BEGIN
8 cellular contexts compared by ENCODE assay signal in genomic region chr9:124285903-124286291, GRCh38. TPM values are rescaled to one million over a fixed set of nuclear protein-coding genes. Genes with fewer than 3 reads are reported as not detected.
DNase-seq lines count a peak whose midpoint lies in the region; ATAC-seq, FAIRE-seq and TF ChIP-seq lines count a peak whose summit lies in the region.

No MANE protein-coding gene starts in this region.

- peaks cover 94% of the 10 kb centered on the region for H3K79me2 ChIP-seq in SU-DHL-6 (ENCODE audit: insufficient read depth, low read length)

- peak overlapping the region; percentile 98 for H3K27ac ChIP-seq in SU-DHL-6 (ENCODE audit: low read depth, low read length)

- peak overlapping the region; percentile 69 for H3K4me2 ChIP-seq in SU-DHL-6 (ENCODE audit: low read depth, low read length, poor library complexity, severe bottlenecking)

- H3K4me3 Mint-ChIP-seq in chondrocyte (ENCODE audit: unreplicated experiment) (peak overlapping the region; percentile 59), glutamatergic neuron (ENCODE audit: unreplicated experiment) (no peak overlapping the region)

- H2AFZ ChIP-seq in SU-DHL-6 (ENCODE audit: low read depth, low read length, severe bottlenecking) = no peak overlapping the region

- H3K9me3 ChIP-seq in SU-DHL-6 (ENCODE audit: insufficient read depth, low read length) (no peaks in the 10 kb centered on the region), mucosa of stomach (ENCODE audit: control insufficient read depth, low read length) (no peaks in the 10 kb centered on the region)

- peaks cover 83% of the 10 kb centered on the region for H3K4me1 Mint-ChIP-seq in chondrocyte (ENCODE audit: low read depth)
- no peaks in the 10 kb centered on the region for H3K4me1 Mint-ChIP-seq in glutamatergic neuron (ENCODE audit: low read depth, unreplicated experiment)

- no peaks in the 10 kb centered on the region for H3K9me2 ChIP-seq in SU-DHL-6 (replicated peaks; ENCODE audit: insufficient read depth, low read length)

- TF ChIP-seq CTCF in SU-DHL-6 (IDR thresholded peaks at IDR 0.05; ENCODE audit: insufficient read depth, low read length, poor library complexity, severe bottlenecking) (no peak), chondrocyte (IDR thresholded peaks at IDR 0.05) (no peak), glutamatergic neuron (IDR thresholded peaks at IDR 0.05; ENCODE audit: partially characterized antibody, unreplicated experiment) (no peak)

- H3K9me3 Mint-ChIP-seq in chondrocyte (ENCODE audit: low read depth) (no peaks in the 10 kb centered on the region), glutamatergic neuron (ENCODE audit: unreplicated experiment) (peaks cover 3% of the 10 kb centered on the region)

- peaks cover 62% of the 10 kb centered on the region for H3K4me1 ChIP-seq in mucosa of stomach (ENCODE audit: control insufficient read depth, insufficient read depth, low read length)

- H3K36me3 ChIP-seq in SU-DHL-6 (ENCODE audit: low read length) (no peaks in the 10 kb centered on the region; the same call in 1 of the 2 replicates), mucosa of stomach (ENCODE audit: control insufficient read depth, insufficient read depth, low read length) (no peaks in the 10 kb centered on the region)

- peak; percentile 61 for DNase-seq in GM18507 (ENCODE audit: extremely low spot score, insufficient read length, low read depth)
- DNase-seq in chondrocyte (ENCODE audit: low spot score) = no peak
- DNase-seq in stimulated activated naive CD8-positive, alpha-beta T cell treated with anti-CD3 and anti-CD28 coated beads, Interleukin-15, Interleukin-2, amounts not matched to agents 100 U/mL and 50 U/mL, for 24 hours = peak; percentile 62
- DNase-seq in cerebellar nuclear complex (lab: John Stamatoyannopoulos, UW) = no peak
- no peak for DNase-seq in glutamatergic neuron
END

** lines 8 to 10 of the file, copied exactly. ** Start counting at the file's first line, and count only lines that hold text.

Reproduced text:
- H2AFZ ChIP-seq in SU-DHL-6 (ENCODE audit: low read depth, low read length, severe bottlenecking) = no peak overlapping the region

- H3K9me3 ChIP-seq in SU-DHL-6 (ENCODE audit: insufficient read depth, low read length) (no peaks in the 10 kb centered on the region), mucosa of stomach (ENCODE audit: control insufficient read depth, low read length) (no peaks in the 10 kb centered on the region)

- peaks cover 83% of the 10 kb centered on the region for H3K4me1 Mint-ChIP-seq in chondrocyte (ENCODE audit: low read depth)